Whether you are on a phone call, a video meeting or chat, in a face-to-face meeting, or simply ordering a coffee, most of our communication is verbal. Therefore, to communicate effectively as a leader, you require good verbal communication skills. Given that most people develop enough vocabulary by their second birthday, a leadership lesson on verbal communication almost seems silly. Given all the variables that go into transmitting a verbal message to another, and all the variables required to receive it as intended, it is amazing any of our conversations come close to actual communication socially, let alone professionally. Everything from the intended definition of a word, to cultural filters, real noise, the noise in the other person’s head, and a ton of other variables all act in concert to prevent the real message from being received. I read somewhere (if I remembered where, it would be in the references below) that one of the biggest problems with communication in the workplace is the impression that it happened. This essay examines issues with verbal communication and offers suggestions to improve leadership verbal communication.
In his book Signals: How to Use Body Language for Power, Success and Love, Allan Pease says about verbal communication, “The total impact of a message is about 7 percent verbal (words only) and 38 percent vocal (including tone of voice, inflection and other sounds) and 55 percent non-verbal.” (Pease, 1984, P. 6). Pease cites research for his book dating back to the 1800s related to verbal communication and all its non-verbal complexities. Clearly there is more to verbal communication than just words.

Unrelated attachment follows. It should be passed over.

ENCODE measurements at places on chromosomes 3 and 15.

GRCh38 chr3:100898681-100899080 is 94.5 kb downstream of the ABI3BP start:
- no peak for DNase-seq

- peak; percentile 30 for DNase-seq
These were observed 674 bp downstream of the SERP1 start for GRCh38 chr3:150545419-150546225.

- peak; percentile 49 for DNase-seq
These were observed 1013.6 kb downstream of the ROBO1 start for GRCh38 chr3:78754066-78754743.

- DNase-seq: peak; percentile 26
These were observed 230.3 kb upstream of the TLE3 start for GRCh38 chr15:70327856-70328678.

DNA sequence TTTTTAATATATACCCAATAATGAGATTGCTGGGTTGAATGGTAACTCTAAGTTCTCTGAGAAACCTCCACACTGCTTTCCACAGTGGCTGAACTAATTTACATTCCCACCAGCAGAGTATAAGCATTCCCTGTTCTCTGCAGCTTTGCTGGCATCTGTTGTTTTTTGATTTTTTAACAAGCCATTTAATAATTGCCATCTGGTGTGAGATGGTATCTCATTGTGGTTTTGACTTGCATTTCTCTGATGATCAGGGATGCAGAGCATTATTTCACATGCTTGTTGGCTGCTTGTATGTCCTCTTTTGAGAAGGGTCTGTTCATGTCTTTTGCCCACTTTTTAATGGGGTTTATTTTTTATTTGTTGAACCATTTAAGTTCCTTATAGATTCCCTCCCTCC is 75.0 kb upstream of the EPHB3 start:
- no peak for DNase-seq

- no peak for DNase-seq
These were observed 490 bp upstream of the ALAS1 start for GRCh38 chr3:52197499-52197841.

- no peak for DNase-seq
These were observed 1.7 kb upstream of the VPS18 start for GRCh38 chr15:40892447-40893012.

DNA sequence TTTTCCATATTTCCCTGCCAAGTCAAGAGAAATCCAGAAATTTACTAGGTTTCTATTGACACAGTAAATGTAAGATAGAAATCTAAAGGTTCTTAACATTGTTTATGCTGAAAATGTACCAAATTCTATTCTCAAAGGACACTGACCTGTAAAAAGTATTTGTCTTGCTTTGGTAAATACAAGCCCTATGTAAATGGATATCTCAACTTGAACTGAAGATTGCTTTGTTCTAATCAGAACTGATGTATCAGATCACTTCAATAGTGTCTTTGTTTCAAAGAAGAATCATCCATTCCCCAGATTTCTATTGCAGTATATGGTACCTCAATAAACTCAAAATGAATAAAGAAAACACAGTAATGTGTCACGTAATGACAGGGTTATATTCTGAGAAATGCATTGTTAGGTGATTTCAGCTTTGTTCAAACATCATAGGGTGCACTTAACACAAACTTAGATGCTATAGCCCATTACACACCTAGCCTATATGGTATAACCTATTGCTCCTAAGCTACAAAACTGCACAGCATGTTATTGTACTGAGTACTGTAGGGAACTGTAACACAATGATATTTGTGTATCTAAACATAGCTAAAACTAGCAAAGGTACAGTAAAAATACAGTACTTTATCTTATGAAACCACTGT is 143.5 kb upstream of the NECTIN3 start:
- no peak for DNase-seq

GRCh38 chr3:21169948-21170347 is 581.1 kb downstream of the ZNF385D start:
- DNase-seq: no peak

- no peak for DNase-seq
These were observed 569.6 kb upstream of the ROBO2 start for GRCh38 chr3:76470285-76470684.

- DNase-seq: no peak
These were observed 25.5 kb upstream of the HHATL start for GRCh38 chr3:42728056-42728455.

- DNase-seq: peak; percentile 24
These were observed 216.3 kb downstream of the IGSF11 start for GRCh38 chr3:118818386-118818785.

Tone is the quality of a person’s voice that communicates, wit, sorrow, compassion, intensity, and sarcasm. I worked for a person who used a sarcastic tone in most of his verbal communication. It was not uncommon one week to be reprimanded for failing to do something he told you to do which seemed strange, and delivered in his normal sarcastic tone. As a result, the next time you received direction to do something that seemed odd, delivered in the sarcastic tone, you did it. Imagine the surprise when you were called on the carpet for doing what you were told to do. As a mid level leader in that organization, it sucked never knowing what the boss really expected because of his sarcasm.